• Dr. Hal Kitchings

TB Leads TB to Super Bowl

THE TAMPA BAY BUCS ARE GOING TO THE SUPER BOWL FOR THE FIRST TIME IN DECADES. I have never lived in a major city with a professional football team that wins consistently. This year I do. Many of you reading this do, too. I have found it to be an enjoyable experience, regardless of whether “our” team wins Super Bowl Sunday. (February 7) Yes, I’m a fan of football. No, I’ve not been a lifelong Buccaneers’ fan. Yes, I’ve been a fan since moving here soon-to-be seven years. No, I’ve not always been a fan of our quarterback, Tom Brady. But as I mentioned in a recent sermon, it’s been cool to see how his overall leadership has excited the fan base. Conversations are being held between total strangers due to this season. Conversations that can sometimes lead to deeper subjects. I love it! I know I don’t have to explain to you that TB stands for Tampa Bay. And I know that I don’t have to share with you that TB additionally stands for Tom Brady. Furthermore, I realize he’s not the only reason we’re going to the Super Bowl. But I do believe he’s the main reason.

TOM BRADY IS A LEADER AMONG LEADERS. A football team is a team sport. No one player can take all the credit or blame for winning or losing. But as I mentioned in speaking on Abraham’s leadership this past Sunday, Tom Brady is a great leader. And he’s surrounded by leaders. Think about it. No player or coach makes it to the professional level without being a leader of some kind. Here’s what I’ve learned about leadership from Tom Brady. (Most of these I shared during my introduction to the sermon I’ve referred to.)

1. He elevates his teammates.

A true leader realizes it’s not all about him. He’s there to help others rise to their potential. TB does this consistently. He’s like a player/coach. He seems to treat everyone the same. He is respected by his teammates, too.

2. He soars with his strengths.

Big Tom doesn’t run the ball a lot. He’s not fast and knows it. It’s okay. He focuses on his strengths and plays accordingly. As we age, we should all do the same. Know who you are and spend more time on that area than your weaknesses. Surround yourself with those that are not like you to be on your team.

3. He moves on after his mistakes.

Tom Brady is not perfect no matter if this is his tenth Super Bowl to participate in. (Did you get that? TENTH!) He overthrows receivers. He doesn’t always keep up with the clock. He sometimes “loses it” on the sidelines. But the dude keeps coming back. He doesn’t allow mistakes to define him. Neither should we! We learn from them and move on…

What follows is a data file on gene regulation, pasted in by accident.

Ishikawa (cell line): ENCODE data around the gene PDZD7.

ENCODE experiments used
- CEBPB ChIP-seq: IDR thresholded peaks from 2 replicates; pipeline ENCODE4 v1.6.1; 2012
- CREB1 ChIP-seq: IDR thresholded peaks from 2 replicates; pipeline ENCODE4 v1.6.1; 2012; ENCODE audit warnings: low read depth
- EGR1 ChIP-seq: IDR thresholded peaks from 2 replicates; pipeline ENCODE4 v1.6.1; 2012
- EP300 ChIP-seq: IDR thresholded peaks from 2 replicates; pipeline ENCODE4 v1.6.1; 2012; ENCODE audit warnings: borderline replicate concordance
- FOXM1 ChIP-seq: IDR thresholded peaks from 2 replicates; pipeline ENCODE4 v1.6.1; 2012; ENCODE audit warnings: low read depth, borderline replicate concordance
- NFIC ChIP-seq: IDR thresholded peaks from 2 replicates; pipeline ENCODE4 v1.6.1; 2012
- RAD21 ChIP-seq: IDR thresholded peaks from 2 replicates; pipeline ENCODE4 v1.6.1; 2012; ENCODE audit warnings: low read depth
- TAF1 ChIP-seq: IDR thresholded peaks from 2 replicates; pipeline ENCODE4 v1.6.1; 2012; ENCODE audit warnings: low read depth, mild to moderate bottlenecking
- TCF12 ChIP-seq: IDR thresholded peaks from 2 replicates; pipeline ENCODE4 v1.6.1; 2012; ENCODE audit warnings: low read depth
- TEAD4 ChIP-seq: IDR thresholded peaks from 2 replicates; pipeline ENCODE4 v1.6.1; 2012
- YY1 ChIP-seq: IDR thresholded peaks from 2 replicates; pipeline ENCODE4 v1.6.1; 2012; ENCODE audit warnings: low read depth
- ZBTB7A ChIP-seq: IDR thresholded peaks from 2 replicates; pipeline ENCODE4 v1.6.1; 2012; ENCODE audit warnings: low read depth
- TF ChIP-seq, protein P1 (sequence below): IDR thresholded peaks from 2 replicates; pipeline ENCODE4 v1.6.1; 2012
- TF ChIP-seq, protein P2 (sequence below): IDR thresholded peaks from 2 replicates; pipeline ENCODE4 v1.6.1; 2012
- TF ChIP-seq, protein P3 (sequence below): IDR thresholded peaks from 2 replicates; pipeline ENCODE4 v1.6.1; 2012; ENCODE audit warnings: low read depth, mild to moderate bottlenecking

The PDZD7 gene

4. He displays confidence.

Confidence is not cockiness. It seems he’s become more confident and less cocky in his later years. He displays confidence and his teammates feed off of it. A leader that relays negative body language and tries to “fake it till he makes it,” doesn’t last long. I don’t know about you, but insecure “song leaders” make me nervous. I am not a musician. If I’ve got a fella leading me in the music portion of worship, I want to know he’s got a clue because I sure don’t. I’ve never been accused of being a musician. Confidence breeds confidence.

5. He takes care of his aging body.

He’s an old football player. Guys like him don’t come along very often. I believe one reasons is because he pays attention to his health. Physical health is not more important than spiritual health. But it is valuable for longevity and being a good example. The body is the temple of the Holy Spirit. Let’s not get legalistic, but let’s admit it’s important.

YOU MAY HATE FOOTBALL AND TB, BUT YOU AND I ARE LEADERS. Yes, that’s what I said. Every one of us are leaders. We influence someone. And how we lead is likely how they will lead. Learn from Tom Brady. Learn from Abraham. But most of all, let’s learn from Jesus. It’ll be super!

Until next time…

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